State Income Tax

Determining your state income tax level is a little trickier. Seven states in the US do not impose any income tax, namely Alaska, Florida, Nevada, South Dakota, Texas, Washington, and Wyoming. Among the remaining states, some impose a fixed rate irrespective of income, while others have tax brackets with varying rates dependent on income level.

After examining the different rates across the country, I can deduce that if you reside in a state that imposes their own income tax, you’ll pay, on average, around 4.5% of your income. Let’s do the math:

  • $62,400 x 0.045 = $2,808 due in state income tax.

Overall Tax Owed

Tax Amount Due
Federal Income Tax $2,808
FICA Taxes $4,773.60
State Income Tax $9,035.16
Total $16,616.76

So if our total tax bill is $16,616.76, all we have to do to calculate our take home pay is subtract this amount from our pre-tax gross income of $62,400:

  • $62,400 – $16,616.76 = $45,783.24 net income after tax.

To find out what this represents in percentage terms, we have to divide our tax paid by our gross annual income and multiply the result by 100:

  • $16,616.76 / $62,400 x 100 = 26.63% of your income paid in taxes.

This table demonstrates the impact of the tax rate on your hourly, weekly, and monthly earnings. 

Time Period Pretax rate After-tax income 

minus 26.63% 

Hourly rate $30  $22.01
Daily rate $240 $176.09
Weekly rate $1,200 $880.45
Monthly rate (4 Weeks) $4,800 $3,521.75
Yearly rate $62,400 $45,783.24

How Does $30 an Hour Compare Nationally?

The answer to that question is, not that bad at all. If you work full time every week of the year, your gross pay of $62,400 per year places you at the 65 percentile of US earnings. In other words, only 35% of employed workers in America will earn more than you.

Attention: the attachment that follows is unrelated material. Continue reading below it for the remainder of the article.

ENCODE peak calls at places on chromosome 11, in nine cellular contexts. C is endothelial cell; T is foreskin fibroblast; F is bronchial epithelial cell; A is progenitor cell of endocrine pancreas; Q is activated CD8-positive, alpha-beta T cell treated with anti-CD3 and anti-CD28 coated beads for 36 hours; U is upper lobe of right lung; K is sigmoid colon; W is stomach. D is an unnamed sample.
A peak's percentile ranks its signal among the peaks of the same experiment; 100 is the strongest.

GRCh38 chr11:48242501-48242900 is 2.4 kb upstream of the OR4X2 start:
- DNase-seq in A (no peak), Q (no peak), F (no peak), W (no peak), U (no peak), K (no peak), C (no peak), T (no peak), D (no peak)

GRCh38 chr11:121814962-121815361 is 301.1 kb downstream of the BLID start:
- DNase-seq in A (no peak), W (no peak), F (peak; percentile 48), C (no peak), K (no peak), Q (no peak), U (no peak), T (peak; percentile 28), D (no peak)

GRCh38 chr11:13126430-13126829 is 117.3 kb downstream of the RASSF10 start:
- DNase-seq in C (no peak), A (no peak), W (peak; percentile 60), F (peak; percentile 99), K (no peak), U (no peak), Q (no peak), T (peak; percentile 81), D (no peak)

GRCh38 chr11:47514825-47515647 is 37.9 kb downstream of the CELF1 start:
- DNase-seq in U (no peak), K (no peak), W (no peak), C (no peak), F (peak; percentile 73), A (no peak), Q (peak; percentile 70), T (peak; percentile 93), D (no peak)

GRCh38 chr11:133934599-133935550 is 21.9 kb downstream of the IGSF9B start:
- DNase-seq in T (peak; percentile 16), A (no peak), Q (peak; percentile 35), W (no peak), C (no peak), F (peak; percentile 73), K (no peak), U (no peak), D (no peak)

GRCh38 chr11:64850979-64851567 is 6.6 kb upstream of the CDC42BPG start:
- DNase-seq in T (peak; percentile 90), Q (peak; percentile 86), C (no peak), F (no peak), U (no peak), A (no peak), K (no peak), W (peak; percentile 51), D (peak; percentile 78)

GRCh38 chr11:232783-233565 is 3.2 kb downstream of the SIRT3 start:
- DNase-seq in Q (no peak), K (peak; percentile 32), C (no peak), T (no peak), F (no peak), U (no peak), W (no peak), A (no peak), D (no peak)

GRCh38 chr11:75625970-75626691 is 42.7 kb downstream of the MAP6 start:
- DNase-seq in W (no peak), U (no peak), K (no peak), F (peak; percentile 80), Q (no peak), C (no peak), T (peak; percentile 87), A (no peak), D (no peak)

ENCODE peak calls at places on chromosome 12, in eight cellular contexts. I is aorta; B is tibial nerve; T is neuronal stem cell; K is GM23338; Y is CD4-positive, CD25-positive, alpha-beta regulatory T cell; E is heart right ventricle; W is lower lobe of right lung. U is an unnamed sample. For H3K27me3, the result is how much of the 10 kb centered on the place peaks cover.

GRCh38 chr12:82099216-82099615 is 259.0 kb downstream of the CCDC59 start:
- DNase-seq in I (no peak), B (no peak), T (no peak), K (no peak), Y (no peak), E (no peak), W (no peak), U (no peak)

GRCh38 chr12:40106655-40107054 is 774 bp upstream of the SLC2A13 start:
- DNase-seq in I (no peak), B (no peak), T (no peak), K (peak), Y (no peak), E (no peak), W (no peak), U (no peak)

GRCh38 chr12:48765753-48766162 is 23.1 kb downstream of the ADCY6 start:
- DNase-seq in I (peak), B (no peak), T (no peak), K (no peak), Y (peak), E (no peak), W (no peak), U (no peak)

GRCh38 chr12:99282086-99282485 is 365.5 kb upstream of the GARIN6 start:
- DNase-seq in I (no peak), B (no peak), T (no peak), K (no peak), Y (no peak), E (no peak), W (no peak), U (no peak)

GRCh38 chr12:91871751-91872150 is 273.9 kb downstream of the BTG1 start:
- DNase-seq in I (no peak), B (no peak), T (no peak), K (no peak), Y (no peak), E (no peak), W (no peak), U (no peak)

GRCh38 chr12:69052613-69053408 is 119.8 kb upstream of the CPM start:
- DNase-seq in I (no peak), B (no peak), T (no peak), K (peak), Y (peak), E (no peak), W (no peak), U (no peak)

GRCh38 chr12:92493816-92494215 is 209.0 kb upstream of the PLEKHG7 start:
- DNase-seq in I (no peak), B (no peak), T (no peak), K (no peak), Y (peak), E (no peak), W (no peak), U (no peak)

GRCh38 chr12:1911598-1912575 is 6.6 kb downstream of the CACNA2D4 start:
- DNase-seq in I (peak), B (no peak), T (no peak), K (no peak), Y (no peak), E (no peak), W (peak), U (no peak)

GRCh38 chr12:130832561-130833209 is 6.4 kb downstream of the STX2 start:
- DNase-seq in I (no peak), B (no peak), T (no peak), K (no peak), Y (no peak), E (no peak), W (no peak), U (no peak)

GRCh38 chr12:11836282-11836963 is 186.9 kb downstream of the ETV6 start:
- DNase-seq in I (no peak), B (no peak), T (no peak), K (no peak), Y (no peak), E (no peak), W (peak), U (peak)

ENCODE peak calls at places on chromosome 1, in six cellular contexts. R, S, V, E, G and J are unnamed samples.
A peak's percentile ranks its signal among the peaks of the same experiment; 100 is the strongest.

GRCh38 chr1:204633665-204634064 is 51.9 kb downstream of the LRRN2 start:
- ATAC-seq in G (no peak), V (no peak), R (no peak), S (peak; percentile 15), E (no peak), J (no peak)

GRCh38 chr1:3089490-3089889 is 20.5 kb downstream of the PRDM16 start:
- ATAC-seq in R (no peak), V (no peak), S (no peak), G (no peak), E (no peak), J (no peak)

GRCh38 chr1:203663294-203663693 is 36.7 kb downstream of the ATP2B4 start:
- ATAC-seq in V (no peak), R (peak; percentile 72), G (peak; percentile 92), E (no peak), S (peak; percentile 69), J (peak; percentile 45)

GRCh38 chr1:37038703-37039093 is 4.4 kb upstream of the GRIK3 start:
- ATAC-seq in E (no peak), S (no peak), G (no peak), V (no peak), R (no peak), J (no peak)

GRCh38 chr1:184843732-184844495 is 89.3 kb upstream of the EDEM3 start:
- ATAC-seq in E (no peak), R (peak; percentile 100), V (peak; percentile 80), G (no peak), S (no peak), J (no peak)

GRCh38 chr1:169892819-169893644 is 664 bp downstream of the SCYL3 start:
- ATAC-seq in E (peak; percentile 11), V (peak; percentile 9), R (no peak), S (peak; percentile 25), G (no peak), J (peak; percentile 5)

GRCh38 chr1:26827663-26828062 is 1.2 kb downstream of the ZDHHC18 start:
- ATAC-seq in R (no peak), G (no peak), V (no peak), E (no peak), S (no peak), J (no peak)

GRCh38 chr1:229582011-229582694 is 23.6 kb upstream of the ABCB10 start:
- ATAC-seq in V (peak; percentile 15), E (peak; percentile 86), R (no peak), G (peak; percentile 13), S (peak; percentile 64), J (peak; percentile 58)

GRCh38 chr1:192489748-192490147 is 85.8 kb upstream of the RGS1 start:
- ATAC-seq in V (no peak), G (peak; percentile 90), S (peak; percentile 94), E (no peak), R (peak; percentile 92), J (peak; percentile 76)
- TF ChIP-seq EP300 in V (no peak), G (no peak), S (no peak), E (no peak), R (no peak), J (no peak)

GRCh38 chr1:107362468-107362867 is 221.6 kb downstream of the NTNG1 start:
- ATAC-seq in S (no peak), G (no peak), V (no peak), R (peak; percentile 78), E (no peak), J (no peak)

The actual average income for American workers was $54,132 in 2022. That’s about $26 an hour. So, you are doing better than most.

how does 30 an hour compare nationally

Quality of Life Expectations Earning $30 an Hour

You can comfortably get by on $30 an hour; most people manage on less. How far this amount will go is largely dependent on where you live in the country. Live in an expensive city like New York or San Francisco, and you will be forced to live way out in the suburbs as many postcodes there have housing costs beyond your means.

$62,400 a year will go much further in rural areas or cities that don’t have astronomical housing prices. If you live in one of these areas and only have yourself to support, you can have a relatively good standard of living, maybe even put some money aside for a rainy day. With the spiraling cost of living, raising a family on this single income is just about doable, but the level of luxury in your life is going to take a big hit.

Looking for More Info on Your Salary?

Let’s start by taking a look at take-home pay, not the gross salary that is usually listed in the job ad. So, check out our informative guide to Annual Net Income: Definition and How to Calculate. And for more common salary calculations, How to Calculate Holiday Pay or How Do I Convert Salary to Hourly to Calculate a Part-Time Rate will give you the info you need.

Or perhaps you’re going for an interview soon…

…and you’re wondering about How to Answer Desired Salary questions, such as the dreaded, What Is Your Current Salary or the equally awful, What Are Your Salary Expectations?

Or, if you fancy making even more money every year, how about getting yourself a side gig? Sound interesting? Well, find out What Are Freelance Jobs or What Is A Gig Economy in 2023?

Ok, back to…

Final Thoughts 

Earning $30 per hour translates to a well above-average annual income. Assuming a typical workweek of 40 hours, the annual gross salary after 52 weeks of work would be $62,400. However, this figure is open to adjustments depending on factors such as overtime pay, bonuses, and those pesky taxes. 

Either way, only one in three American workers earn more than that, so your income is certainly heading in the right direction. Once the Inland Revenue Service has worked its magic, you will be left with a post-tax income of $45,783.24. Certain postcodes are definitely out of your price range, but with sound financial management, this should be enough to live comfortably on in most parts of the country.

Happy earning!